The Government is committed to the success and sustainability of the UK’s public broadcasting system, of which Channel 4 is an integral part.
Channel 4 is entirely commercially funded, but it has been publicly owned since it began broadcasting. The main reason it was set up as a publicly owned, commercially run station was to provide greater choice. Today audiences can now watch what they want, whenever they want, across a range of internet-enabled personal devices. The independent production sector has also grown enormously so that it now supplies content to a wide range of broadcasters and streaming services.
That is why a future ownership model (whereby Channel 4 keeps its public service remit) is being considered to ensure more content, more jobs, and a more sustainable future for the broadcaster. To achieve this, it will require access to capital, and a strengthened ability to invest in its services, which is not available under public ownership.
The Department for Digital, Culture, Media and Sport has recently held a public consultation on the future ownership of Channel 4 as part of the Government’s review of public service broadcasting, which I am sure you contributed to. The consultation considered both the ownership and remit of Channel 4, ensuring its future success and sustainability. For further information on the consultation, please search: https://www.gov.uk/government/consultations/consultation-on-a-change-of-ownership-of-channel-4-television-corporation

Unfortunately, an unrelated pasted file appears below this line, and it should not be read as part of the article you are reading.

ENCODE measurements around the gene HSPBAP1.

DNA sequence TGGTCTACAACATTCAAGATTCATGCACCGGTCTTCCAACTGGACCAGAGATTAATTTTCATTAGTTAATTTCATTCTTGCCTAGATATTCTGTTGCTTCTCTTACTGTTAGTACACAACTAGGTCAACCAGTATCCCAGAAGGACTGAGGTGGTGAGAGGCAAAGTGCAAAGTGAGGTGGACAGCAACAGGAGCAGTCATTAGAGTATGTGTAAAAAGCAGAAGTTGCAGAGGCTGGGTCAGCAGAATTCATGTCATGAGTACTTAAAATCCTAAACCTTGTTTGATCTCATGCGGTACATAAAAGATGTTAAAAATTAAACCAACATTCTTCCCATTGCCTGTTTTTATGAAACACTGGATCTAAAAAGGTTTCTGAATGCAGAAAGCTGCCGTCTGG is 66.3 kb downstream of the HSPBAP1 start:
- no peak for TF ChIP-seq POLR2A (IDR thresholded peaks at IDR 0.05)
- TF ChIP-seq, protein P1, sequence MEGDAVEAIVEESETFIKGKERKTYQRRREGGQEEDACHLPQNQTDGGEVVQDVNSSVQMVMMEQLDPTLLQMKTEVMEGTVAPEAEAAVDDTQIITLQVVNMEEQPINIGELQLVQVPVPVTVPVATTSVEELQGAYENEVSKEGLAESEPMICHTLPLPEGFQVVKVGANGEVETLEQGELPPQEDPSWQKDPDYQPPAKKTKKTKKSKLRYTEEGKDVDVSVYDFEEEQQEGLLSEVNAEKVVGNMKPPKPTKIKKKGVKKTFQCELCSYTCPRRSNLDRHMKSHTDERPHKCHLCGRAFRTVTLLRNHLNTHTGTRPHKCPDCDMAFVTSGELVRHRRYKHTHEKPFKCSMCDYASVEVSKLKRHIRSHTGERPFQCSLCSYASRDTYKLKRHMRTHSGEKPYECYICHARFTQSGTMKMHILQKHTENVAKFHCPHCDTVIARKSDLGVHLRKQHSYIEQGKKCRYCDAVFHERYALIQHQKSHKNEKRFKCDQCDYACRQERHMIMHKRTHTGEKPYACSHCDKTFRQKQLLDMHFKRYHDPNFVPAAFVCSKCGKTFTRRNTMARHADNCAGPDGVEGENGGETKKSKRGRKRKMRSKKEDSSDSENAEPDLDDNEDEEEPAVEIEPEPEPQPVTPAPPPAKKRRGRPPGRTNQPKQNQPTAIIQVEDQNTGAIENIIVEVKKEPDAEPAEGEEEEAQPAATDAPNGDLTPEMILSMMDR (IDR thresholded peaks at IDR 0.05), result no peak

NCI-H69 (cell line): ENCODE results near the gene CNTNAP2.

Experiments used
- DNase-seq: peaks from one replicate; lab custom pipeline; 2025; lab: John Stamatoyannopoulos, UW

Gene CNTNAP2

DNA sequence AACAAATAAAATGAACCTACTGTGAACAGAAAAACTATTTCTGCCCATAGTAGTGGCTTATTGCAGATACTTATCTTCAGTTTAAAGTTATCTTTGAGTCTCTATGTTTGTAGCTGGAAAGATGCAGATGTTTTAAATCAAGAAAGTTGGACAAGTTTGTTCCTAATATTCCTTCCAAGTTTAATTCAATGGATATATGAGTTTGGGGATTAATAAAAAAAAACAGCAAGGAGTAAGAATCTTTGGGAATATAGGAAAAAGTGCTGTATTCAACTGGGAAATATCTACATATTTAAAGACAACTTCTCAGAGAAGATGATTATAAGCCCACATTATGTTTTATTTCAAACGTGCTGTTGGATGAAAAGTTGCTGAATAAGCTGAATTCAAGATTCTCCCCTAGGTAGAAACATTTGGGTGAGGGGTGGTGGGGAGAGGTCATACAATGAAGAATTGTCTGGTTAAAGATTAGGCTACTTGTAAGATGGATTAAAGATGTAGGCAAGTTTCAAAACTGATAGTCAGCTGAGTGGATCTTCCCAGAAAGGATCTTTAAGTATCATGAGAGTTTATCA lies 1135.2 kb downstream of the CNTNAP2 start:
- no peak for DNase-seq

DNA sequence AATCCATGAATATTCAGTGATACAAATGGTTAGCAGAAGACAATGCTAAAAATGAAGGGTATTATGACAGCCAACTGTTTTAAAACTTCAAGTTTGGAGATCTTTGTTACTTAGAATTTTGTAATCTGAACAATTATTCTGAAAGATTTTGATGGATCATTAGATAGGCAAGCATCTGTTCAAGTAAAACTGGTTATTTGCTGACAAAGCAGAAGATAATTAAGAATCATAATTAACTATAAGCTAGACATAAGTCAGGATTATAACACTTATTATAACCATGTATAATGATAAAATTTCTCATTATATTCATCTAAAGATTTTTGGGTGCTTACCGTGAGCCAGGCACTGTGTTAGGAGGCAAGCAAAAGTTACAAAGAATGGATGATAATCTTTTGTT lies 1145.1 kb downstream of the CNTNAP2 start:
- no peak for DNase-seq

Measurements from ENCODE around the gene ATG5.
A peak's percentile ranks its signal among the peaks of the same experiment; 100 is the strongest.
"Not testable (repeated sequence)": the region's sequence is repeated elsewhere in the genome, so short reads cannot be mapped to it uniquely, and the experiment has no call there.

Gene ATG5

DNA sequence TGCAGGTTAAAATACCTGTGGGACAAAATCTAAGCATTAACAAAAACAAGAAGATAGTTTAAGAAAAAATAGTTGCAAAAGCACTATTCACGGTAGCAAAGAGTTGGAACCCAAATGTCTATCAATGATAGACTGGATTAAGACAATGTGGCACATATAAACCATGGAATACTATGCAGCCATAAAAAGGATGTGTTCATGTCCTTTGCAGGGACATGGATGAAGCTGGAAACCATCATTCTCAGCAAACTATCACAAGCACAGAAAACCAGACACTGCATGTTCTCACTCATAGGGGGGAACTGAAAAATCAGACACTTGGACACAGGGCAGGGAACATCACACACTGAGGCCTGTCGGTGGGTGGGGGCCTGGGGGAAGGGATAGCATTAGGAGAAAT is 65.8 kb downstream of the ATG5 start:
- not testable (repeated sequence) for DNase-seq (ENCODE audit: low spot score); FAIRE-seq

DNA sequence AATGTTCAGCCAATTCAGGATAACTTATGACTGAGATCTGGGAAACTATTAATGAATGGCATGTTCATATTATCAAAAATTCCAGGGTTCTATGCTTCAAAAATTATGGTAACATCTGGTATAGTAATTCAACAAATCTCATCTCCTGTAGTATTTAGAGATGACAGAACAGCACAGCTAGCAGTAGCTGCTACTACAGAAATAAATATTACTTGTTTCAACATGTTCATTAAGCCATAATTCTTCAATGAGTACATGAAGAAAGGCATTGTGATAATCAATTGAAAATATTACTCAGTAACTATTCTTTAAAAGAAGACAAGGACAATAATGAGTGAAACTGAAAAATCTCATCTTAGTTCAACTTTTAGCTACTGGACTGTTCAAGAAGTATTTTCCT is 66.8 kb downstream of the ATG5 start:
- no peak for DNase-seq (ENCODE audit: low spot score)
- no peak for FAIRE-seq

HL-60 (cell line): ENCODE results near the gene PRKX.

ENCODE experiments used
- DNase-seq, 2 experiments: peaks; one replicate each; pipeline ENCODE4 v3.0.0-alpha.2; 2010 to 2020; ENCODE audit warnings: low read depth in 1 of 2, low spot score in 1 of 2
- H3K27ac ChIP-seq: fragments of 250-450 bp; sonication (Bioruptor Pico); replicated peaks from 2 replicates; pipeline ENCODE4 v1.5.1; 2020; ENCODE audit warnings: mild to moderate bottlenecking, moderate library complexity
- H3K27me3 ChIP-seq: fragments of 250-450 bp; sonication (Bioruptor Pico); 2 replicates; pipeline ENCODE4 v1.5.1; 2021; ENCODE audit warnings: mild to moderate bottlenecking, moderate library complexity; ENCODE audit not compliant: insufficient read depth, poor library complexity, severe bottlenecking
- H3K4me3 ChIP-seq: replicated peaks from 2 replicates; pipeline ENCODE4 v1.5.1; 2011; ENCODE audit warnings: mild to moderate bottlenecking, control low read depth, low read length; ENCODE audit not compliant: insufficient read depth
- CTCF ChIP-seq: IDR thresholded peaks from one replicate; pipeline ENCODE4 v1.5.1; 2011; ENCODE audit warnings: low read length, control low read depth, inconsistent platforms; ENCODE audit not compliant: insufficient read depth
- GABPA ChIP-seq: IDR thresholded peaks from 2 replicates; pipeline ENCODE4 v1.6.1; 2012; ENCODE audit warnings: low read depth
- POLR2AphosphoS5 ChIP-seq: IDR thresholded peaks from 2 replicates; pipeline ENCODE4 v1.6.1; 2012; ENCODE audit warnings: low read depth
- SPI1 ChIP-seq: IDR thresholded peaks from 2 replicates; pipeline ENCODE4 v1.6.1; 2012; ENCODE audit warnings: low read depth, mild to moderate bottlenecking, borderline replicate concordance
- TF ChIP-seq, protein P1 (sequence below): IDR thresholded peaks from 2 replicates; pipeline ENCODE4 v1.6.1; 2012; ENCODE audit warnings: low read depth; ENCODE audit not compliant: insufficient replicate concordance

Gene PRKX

The Culture Secretary, after public consultation, considers Government ownership to be holding Channel 4 back from competing against streaming sites such as Netflix and Amazon. A change of ownership will offer Channel 4 the freedom to continue its success as a public service broadcaster long into the future. The review comes ahead of the broadcasting white paper, due to be published in the autumn. The White Paper will consider the future of the country’s broadcasting landscape with the aim of making sure it serves listeners and viewers on all platforms and across the entire UK.
I am encouraged that the Culture Secretary will seek to use potential proceeds of the sale to level up the creative sector. Investing the money into independent production and creative skills in priority parts of the country will deliver a creative dividend for all.